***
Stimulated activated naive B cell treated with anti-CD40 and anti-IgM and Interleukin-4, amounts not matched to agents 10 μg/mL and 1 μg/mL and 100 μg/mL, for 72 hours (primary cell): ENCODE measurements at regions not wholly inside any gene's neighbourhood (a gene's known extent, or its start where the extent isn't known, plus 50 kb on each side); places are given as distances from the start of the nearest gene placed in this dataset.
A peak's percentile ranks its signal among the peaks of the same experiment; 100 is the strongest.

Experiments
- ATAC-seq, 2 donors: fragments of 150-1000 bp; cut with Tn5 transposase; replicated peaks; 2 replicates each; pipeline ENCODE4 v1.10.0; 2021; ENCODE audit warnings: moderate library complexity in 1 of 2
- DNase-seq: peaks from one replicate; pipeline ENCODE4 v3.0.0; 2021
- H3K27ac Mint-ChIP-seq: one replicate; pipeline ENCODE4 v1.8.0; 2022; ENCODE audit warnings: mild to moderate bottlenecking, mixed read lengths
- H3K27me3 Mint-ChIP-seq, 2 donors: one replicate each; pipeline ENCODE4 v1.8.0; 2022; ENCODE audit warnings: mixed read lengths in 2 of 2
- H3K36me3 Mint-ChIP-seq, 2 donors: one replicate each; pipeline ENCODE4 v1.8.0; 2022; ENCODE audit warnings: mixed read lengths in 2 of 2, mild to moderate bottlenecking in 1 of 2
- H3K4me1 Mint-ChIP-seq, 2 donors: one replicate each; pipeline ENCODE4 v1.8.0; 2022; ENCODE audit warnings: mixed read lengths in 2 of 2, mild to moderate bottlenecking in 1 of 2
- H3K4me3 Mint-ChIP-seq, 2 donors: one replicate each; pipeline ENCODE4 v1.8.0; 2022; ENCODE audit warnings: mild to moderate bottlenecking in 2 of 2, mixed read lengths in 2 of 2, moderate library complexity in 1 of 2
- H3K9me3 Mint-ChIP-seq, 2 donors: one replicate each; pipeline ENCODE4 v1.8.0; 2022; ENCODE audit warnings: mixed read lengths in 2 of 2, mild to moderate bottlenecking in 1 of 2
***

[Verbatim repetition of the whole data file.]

Stimulated activated naive B cell treated with anti-CD40 and anti-IgM and Interleukin-4, amounts not matched to agents 10 μg/mL and 1 μg/mL and 100 μg/mL, for 72 hours (primary cell): ENCODE measurements at regions not wholly inside any gene's neighbourhood (a gene's known extent, or its start where the extent isn't known, plus 50 kb on each side); places are given as distances from the start of the nearest gene placed in this dataset.
A peak's percentile ranks its signal among the peaks of the same experiment; 100 is the strongest.

Experiments
- ATAC-seq, 2 donors: fragments of 150-1000 bp; cut with Tn5 transposase; replicated peaks; 2 replicates each; pipeline ENCODE4 v1.10.0; 2021; ENCODE audit warnings: moderate library complexity in 1 of 2
- DNase-seq: peaks from one replicate; pipeline ENCODE4 v3.0.0; 2021
- H3K27ac Mint-ChIP-seq: one replicate; pipeline ENCODE4 v1.8.0; 2022; ENCODE audit warnings: mild to moderate bottlenecking, mixed read lengths
- H3K27me3 Mint-ChIP-seq, 2 donors: one replicate each; pipeline ENCODE4 v1.8.0; 2022; ENCODE audit warnings: mixed read lengths in 2 of 2
- H3K36me3 Mint-ChIP-seq, 2 donors: one replicate each; pipeline ENCODE4 v1.8.0; 2022; ENCODE audit warnings: mixed read lengths in 2 of 2, mild to moderate bottlenecking in 1 of 2
- H3K4me1 Mint-ChIP-seq, 2 donors: one replicate each; pipeline ENCODE4 v1.8.0; 2022; ENCODE audit warnings: mixed read lengths in 2 of 2, mild to moderate bottlenecking in 1 of 2
- H3K4me3 Mint-ChIP-seq, 2 donors: one replicate each; pipeline ENCODE4 v1.8.0; 2022; ENCODE audit warnings: mild to moderate bottlenecking in 2 of 2, mixed read lengths in 2 of 2, moderate library complexity in 1 of 2
- H3K9me3 Mint-ChIP-seq, 2 donors: one replicate each; pipeline ENCODE4 v1.8.0; 2022; ENCODE audit warnings: mixed read lengths in 2 of 2, mild to moderate bottlenecking in 1 of 2